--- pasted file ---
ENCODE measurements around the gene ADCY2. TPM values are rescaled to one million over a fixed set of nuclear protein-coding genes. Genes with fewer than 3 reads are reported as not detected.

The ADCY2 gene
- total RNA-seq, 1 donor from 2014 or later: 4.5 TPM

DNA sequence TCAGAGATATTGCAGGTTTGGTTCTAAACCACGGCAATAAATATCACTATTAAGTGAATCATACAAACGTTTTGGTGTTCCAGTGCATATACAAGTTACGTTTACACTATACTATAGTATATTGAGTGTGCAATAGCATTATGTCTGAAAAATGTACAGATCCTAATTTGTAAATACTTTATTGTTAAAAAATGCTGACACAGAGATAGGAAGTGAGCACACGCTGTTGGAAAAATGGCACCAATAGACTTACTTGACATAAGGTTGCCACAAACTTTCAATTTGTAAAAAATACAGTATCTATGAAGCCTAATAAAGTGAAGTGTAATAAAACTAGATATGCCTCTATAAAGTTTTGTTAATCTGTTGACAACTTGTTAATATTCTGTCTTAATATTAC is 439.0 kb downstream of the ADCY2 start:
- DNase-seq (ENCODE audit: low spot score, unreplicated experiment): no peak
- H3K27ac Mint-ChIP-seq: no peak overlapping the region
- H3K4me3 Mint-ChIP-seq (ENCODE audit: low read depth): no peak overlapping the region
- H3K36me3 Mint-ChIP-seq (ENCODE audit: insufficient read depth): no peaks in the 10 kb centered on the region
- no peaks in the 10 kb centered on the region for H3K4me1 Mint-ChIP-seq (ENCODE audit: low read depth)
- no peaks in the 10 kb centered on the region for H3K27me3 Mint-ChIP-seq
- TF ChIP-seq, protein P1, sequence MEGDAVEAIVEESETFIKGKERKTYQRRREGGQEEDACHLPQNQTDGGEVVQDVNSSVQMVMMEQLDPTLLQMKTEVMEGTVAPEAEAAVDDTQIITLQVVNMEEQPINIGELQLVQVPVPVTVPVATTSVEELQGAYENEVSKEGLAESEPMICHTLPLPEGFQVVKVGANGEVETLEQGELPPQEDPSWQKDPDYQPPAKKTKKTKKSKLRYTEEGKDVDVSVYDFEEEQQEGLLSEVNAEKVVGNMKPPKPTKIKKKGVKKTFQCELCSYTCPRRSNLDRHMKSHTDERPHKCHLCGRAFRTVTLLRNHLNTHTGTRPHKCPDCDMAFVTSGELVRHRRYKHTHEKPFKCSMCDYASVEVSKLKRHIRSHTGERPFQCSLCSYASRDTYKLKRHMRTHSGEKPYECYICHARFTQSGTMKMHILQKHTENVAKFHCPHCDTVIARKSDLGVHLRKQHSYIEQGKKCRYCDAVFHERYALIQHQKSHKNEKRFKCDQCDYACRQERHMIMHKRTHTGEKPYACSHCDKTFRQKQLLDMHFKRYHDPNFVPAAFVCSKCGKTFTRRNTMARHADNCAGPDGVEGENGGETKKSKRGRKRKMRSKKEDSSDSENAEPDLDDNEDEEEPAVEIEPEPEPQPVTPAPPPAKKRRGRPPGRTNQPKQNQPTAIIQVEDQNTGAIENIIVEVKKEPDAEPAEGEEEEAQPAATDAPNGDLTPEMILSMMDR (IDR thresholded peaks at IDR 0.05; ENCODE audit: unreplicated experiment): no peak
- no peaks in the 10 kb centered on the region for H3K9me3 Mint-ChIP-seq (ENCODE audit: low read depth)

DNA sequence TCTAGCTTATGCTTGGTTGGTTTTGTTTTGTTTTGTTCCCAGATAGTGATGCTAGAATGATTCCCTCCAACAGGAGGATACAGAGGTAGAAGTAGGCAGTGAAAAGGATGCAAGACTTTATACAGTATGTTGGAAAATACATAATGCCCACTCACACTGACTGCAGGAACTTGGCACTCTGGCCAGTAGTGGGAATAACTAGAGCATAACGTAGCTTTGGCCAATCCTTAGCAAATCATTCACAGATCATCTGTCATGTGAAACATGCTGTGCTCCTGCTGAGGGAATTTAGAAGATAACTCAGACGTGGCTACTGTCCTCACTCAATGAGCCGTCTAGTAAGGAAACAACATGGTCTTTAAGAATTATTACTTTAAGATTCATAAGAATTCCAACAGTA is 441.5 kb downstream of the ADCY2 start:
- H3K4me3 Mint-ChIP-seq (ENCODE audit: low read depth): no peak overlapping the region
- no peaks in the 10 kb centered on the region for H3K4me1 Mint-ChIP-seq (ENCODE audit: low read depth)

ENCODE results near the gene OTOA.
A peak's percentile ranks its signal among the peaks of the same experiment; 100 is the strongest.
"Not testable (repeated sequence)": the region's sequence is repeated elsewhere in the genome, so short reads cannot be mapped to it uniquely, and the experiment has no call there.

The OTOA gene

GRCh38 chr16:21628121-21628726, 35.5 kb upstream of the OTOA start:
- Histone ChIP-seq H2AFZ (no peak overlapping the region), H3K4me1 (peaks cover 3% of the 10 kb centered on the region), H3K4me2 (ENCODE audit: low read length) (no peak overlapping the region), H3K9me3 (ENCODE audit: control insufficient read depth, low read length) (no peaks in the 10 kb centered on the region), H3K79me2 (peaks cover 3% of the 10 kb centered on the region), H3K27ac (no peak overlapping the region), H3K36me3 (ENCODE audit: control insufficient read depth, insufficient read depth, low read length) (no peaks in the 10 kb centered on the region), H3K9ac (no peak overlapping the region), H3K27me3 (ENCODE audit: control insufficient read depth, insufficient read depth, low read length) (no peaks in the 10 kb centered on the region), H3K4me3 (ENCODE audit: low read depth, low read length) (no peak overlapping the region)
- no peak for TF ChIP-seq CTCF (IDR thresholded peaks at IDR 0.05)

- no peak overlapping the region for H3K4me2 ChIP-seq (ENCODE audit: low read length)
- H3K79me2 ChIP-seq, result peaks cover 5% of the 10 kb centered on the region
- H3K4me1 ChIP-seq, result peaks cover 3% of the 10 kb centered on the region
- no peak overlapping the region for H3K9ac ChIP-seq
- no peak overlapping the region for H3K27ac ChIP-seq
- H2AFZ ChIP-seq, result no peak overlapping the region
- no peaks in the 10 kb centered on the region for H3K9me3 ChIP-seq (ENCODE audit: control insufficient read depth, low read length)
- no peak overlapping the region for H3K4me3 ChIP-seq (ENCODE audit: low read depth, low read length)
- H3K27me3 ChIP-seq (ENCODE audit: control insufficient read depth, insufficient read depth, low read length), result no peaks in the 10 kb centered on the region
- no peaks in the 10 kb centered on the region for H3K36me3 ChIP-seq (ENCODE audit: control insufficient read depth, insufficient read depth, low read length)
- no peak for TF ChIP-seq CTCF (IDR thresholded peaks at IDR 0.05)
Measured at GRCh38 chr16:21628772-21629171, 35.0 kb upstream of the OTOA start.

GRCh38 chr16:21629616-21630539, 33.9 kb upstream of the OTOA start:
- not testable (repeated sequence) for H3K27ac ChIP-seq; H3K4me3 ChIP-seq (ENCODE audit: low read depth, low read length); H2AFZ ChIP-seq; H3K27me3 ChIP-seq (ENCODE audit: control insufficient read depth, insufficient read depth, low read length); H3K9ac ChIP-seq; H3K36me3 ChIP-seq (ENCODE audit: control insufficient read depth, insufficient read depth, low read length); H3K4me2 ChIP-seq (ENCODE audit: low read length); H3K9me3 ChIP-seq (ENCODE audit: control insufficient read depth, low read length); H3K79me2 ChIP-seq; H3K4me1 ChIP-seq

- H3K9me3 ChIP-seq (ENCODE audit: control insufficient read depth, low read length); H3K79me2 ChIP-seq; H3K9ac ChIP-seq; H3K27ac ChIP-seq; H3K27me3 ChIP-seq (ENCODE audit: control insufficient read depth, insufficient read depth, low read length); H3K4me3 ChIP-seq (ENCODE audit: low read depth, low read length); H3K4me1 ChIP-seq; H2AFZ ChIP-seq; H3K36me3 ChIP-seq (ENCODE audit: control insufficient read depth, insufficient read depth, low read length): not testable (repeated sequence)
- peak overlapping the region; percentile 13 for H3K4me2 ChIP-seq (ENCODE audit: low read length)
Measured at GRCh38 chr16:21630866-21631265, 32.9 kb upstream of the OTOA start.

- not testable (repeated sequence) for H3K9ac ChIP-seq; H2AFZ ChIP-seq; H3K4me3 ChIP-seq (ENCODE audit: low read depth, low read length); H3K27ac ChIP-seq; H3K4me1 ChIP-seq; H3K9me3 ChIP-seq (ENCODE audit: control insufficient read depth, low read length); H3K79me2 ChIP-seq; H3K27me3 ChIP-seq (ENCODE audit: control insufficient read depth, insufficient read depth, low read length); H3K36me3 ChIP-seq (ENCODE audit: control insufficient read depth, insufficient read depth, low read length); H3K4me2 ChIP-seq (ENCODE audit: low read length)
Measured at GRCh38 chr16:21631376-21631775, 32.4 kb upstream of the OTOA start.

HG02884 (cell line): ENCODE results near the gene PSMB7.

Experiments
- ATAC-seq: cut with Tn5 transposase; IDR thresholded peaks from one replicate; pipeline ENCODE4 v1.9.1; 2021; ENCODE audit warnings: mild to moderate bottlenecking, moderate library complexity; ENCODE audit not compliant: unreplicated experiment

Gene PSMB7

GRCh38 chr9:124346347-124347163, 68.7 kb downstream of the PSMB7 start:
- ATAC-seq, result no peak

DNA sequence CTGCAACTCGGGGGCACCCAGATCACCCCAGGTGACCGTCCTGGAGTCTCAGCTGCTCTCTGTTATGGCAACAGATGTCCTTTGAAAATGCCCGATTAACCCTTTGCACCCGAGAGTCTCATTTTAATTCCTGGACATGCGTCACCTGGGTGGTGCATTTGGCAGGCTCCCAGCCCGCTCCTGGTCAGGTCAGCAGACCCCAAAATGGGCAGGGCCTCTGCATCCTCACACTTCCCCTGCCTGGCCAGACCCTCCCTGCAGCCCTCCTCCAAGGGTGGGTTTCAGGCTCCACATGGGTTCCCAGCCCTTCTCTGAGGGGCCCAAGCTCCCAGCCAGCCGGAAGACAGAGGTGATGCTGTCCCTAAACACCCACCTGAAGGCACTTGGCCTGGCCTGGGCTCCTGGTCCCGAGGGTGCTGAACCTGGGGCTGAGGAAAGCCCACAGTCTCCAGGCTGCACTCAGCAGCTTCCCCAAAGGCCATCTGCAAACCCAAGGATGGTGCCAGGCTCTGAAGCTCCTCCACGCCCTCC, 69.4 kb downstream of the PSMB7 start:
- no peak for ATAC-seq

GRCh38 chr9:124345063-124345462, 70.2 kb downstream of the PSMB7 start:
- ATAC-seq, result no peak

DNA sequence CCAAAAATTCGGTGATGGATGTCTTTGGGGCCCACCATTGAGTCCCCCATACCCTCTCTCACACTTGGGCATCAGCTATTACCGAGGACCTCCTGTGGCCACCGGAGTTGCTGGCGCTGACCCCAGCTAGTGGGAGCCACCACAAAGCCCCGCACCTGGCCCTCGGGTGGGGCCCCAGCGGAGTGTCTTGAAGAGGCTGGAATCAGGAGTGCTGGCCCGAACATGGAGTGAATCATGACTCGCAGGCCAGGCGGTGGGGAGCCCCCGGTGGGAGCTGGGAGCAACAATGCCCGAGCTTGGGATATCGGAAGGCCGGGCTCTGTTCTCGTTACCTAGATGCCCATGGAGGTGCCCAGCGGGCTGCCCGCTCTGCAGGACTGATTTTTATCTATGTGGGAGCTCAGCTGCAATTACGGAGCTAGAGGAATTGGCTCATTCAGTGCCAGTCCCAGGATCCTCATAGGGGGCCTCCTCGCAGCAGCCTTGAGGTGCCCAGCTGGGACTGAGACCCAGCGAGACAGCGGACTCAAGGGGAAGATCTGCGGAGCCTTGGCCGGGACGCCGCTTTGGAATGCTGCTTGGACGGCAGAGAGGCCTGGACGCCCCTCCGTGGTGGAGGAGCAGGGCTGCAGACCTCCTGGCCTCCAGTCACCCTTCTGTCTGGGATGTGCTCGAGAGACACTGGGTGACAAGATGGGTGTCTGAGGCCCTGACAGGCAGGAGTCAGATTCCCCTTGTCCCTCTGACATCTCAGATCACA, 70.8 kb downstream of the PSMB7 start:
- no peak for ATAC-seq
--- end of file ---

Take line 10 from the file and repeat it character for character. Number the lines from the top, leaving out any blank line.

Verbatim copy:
- no peaks in the 10 kb centered on the region for H3K27me3 Mint-ChIP-seq